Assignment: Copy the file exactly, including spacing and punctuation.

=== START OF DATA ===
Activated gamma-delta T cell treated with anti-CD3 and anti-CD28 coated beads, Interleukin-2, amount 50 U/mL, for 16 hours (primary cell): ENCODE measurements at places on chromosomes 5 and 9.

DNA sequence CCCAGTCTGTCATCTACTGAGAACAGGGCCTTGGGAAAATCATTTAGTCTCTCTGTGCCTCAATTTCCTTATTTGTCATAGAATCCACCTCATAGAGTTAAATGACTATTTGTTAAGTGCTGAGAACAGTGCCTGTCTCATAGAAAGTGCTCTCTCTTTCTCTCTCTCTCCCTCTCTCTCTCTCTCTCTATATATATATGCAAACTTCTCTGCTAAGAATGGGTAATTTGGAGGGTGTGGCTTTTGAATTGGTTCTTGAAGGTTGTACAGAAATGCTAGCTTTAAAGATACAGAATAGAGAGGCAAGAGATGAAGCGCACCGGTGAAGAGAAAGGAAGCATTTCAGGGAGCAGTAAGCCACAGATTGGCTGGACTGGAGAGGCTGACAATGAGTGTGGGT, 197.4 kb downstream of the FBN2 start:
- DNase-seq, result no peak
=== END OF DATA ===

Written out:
Activated gamma-delta T cell treated with anti-CD3 and anti-CD28 coated beads, Interleukin-2, amount 50 U/mL, for 16 hours (primary cell): ENCODE measurements at places on chromosomes 5 and 9.

DNA sequence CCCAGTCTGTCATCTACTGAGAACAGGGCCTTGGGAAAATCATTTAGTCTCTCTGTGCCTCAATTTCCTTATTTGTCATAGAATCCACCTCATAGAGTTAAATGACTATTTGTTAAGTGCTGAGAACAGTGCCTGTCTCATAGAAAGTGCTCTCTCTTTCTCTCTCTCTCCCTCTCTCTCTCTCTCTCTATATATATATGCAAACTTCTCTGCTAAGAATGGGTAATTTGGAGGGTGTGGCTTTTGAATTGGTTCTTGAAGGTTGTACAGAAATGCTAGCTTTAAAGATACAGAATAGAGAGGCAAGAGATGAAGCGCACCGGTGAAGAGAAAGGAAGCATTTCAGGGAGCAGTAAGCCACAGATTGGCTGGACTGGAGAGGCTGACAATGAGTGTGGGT, 197.4 kb downstream of the FBN2 start:
- DNase-seq, result no peak